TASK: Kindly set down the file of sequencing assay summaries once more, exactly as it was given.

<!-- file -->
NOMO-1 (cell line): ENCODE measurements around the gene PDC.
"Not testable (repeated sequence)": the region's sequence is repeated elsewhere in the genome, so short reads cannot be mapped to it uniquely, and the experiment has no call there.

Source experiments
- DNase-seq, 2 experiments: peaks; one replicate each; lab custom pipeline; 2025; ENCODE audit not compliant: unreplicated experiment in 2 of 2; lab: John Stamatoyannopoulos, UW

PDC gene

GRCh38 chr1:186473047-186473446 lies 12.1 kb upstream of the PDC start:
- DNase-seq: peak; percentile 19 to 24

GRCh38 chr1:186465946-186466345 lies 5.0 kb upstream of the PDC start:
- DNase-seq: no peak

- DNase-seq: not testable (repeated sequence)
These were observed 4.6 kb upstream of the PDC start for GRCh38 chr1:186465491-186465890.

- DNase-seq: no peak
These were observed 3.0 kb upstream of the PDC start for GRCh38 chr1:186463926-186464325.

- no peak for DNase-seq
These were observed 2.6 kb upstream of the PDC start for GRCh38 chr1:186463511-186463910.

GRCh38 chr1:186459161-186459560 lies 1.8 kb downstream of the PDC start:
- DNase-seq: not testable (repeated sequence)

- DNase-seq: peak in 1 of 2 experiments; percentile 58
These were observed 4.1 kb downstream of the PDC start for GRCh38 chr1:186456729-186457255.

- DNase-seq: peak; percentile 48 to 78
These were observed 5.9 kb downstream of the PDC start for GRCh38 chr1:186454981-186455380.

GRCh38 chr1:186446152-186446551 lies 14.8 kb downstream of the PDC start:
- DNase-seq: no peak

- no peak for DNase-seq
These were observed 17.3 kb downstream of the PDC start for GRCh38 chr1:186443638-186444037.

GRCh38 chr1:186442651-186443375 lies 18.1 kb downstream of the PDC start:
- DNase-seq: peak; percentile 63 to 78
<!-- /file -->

NOMO-1 (cell line): ENCODE measurements around the gene PDC.
"Not testable (repeated sequence)": the region's sequence is repeated elsewhere in the genome, so short reads cannot be mapped to it uniquely, and the experiment has no call there.

Source experiments
- DNase-seq, 2 experiments: peaks; one replicate each; lab custom pipeline; 2025; ENCODE audit not compliant: unreplicated experiment in 2 of 2; lab: John Stamatoyannopoulos, UW

PDC gene

GRCh38 chr1:186473047-186473446 lies 12.1 kb upstream of the PDC start:
- DNase-seq: peak; percentile 19 to 24

GRCh38 chr1:186465946-186466345 lies 5.0 kb upstream of the PDC start:
- DNase-seq: no peak

- DNase-seq: not testable (repeated sequence)
These were observed 4.6 kb upstream of the PDC start for GRCh38 chr1:186465491-186465890.

- DNase-seq: no peak
These were observed 3.0 kb upstream of the PDC start for GRCh38 chr1:186463926-186464325.

- no peak for DNase-seq
These were observed 2.6 kb upstream of the PDC start for GRCh38 chr1:186463511-186463910.

GRCh38 chr1:186459161-186459560 lies 1.8 kb downstream of the PDC start:
- DNase-seq: not testable (repeated sequence)

- DNase-seq: peak in 1 of 2 experiments; percentile 58
These were observed 4.1 kb downstream of the PDC start for GRCh38 chr1:186456729-186457255.

- DNase-seq: peak; percentile 48 to 78
These were observed 5.9 kb downstream of the PDC start for GRCh38 chr1:186454981-186455380.

GRCh38 chr1:186446152-186446551 lies 14.8 kb downstream of the PDC start:
- DNase-seq: no peak

- no peak for DNase-seq
These were observed 17.3 kb downstream of the PDC start for GRCh38 chr1:186443638-186444037.

GRCh38 chr1:186442651-186443375 lies 18.1 kb downstream of the PDC start:
- DNase-seq: peak; percentile 63 to 78